May is Mental Health Awareness Month. Mental health is essential to our overall health and well-being. Yet despite a variety of medical, social, and environmental factors that put older adults at heightened risk for depression, substance use disorders, and Alzheimer’s, older adults are routinely under-diagnosed. With all the screening tools that are available, why is that?
Health care providers face a wide range of difficulties in detecting mental health changes and dementias in older adults. Symptoms can be hard to distinguish from other causes and certain behavioral changes may even look different from person-to-person. Additionally, the stigma that still surrounds mental health and dementias may prevent older adults from talking to their health care provider, and not all health care providers will start the conversation.
New tip sheets from the Alliance provide important information for health care providers that can aid in screening, treatment, and starting the important conversations for: Alzheimer’s Disease & Related Dementias in Older Adults; Depression & Suicide in Older Adults; and Substance Use Disorders & Mental Health in Older Adults.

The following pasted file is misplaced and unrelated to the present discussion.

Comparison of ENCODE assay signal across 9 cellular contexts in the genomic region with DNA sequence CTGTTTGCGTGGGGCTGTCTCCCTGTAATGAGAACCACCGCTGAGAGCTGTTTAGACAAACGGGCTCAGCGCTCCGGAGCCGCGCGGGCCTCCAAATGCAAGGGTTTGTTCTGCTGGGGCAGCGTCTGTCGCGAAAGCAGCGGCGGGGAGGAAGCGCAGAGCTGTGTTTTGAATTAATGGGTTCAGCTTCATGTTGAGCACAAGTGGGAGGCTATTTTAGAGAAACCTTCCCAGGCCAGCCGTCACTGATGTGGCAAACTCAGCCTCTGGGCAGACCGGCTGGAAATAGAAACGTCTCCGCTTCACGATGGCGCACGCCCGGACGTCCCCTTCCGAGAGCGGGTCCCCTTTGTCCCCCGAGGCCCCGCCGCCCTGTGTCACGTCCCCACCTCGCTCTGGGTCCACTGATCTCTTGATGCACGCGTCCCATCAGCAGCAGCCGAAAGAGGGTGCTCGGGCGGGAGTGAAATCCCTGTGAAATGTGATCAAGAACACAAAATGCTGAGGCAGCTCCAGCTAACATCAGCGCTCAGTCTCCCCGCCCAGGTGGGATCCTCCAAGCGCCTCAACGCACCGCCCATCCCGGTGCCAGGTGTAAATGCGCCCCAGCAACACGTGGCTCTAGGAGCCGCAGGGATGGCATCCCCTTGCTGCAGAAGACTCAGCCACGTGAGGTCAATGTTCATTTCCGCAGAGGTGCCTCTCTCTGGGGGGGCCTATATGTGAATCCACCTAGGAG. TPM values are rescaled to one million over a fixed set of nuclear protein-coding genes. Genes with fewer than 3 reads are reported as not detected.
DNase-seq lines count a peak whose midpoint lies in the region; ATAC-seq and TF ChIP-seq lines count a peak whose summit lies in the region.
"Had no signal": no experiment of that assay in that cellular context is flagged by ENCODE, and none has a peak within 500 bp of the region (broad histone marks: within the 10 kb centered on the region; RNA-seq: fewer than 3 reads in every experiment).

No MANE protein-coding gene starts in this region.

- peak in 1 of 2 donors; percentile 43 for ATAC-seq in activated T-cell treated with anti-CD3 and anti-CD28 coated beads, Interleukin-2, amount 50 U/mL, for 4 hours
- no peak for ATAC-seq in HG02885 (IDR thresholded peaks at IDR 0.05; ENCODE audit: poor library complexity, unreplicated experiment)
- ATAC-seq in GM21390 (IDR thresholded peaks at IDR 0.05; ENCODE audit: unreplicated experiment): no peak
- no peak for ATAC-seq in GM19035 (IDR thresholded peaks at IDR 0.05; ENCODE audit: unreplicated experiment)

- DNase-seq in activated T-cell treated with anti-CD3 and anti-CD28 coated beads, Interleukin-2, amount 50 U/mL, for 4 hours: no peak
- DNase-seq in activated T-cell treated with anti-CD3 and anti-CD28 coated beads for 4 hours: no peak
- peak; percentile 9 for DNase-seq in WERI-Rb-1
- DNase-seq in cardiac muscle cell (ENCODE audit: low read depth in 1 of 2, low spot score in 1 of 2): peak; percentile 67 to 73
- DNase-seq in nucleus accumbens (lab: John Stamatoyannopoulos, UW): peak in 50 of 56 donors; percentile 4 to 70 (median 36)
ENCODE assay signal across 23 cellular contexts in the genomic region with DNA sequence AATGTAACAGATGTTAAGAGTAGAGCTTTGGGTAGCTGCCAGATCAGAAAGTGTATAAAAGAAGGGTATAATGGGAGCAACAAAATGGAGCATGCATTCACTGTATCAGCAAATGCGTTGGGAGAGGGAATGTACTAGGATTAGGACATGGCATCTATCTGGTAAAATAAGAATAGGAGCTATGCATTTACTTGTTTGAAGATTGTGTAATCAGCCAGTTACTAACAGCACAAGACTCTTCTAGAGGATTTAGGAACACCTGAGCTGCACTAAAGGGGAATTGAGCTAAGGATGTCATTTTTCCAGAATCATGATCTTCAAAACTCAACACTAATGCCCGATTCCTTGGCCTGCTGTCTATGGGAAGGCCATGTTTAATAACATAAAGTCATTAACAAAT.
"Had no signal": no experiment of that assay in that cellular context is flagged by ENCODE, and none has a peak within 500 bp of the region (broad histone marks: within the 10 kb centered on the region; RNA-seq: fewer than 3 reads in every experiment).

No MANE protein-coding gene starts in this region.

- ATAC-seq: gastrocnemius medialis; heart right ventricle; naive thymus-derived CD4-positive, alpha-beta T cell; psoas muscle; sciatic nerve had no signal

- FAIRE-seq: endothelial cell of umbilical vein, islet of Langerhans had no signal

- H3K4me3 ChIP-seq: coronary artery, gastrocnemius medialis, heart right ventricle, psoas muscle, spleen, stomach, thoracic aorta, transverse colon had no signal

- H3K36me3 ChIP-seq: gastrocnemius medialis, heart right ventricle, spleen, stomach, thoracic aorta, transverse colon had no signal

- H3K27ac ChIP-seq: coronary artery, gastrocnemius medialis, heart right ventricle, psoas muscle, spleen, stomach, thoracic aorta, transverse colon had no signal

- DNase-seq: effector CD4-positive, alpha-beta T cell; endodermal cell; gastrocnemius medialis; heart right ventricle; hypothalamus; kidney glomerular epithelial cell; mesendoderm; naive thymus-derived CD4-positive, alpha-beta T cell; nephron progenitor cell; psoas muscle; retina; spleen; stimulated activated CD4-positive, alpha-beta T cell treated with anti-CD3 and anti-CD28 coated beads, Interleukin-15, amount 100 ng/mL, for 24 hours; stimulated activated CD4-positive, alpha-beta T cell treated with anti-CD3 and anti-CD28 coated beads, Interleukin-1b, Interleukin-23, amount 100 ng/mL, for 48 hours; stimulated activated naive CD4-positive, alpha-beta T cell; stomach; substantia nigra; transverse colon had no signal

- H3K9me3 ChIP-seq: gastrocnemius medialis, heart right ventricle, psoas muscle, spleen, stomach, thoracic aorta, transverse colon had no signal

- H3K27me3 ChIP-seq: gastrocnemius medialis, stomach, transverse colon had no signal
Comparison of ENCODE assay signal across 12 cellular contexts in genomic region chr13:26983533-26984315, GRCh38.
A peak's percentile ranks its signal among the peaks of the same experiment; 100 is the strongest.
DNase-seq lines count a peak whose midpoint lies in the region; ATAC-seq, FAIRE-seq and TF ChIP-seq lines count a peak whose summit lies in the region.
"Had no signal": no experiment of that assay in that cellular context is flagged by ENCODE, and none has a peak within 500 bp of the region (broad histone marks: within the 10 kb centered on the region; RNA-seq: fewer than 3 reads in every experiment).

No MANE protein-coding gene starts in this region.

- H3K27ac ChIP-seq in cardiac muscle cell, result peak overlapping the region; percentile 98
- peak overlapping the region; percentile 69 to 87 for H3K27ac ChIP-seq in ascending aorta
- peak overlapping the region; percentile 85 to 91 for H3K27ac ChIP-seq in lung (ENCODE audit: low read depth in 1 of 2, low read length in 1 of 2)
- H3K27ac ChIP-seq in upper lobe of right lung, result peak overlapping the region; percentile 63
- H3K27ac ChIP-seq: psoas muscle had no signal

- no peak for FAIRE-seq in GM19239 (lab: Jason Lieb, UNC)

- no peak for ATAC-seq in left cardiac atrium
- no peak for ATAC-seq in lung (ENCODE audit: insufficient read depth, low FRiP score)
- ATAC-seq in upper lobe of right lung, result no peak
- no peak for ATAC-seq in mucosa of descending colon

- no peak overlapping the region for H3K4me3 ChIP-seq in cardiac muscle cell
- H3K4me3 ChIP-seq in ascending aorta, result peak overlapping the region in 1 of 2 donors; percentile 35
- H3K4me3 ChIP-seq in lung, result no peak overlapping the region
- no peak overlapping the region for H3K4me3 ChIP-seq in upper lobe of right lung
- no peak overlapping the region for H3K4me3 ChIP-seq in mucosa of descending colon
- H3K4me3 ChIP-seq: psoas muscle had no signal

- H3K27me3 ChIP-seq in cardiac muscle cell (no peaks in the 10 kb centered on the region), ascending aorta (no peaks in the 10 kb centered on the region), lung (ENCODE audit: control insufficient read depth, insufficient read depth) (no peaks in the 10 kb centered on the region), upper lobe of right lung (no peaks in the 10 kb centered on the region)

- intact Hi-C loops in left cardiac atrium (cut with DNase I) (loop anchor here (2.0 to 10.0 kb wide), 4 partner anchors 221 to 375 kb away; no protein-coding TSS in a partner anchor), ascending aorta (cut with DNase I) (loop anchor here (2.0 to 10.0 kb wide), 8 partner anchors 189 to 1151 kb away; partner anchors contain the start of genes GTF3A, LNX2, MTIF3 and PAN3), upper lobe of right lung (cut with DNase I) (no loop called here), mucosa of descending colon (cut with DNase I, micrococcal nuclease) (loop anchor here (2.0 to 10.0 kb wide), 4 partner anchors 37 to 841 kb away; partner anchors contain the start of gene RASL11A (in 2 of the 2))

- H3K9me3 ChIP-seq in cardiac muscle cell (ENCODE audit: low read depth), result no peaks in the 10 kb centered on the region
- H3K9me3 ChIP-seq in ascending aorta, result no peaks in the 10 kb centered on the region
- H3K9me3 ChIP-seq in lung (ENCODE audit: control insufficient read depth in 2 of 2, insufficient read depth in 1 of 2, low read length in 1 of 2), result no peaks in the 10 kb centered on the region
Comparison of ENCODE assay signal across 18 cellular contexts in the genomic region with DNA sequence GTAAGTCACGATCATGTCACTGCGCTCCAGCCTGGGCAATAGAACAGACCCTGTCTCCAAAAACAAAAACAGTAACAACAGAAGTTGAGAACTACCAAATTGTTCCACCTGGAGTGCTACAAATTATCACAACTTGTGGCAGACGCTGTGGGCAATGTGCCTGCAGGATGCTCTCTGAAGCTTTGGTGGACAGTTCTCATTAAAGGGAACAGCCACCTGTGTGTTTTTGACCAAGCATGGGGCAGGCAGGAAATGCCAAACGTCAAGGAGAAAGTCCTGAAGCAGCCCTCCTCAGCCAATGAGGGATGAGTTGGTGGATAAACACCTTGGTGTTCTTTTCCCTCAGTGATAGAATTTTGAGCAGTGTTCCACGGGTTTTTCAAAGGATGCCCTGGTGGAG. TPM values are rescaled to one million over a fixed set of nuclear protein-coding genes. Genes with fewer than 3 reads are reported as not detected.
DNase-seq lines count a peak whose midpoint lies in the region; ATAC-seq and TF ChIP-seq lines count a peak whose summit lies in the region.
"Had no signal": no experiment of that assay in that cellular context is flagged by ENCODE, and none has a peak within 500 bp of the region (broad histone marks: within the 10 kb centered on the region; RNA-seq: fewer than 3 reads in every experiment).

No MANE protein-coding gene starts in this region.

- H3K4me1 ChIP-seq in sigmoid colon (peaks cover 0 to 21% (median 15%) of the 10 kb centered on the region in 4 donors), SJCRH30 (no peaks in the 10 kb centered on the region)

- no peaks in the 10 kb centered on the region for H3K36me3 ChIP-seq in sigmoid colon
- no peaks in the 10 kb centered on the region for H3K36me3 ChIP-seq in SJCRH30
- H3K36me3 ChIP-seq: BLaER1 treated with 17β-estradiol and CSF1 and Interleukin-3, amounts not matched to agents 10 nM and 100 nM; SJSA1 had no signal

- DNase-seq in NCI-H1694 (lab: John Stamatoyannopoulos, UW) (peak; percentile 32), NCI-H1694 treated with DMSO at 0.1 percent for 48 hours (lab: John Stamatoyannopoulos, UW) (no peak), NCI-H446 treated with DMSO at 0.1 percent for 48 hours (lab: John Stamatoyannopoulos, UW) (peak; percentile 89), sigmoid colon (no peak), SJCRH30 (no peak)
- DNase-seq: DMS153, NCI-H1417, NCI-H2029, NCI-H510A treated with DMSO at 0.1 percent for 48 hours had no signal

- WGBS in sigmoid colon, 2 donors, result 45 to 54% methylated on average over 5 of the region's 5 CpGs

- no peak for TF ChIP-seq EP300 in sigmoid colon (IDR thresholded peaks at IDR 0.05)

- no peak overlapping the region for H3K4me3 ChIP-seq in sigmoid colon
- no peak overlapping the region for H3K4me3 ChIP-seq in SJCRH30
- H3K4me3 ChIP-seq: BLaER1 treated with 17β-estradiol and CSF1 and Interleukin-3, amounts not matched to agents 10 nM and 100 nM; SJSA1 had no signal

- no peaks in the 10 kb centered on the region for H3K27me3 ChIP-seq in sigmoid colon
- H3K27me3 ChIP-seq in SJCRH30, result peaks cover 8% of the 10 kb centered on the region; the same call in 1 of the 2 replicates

Chronic diseases and health problems, Alzheimer’s disease and other dementias, financial stress, disability, surgeries and hospitalizations, substance use disorders, certain medications, loss of independence, social isolation and loneliness, grief over the death of a loved one, and other major life changes or stressful events all make older adults particularly vulnerable to depression and substance use disorders. And older adults dealing with an Alzheimer’s diagnosis usually experience behavioral and communication challenges that make important conversations more difficult yet even more essential. Proper screening, diagnosis, and tools for communication are critical and provided in these tip sheets.
Download the Alliance for Aging Research’s mental health tip sheets and learn more about screening, diagnosis, and potentially life-saving and life-changing conversations: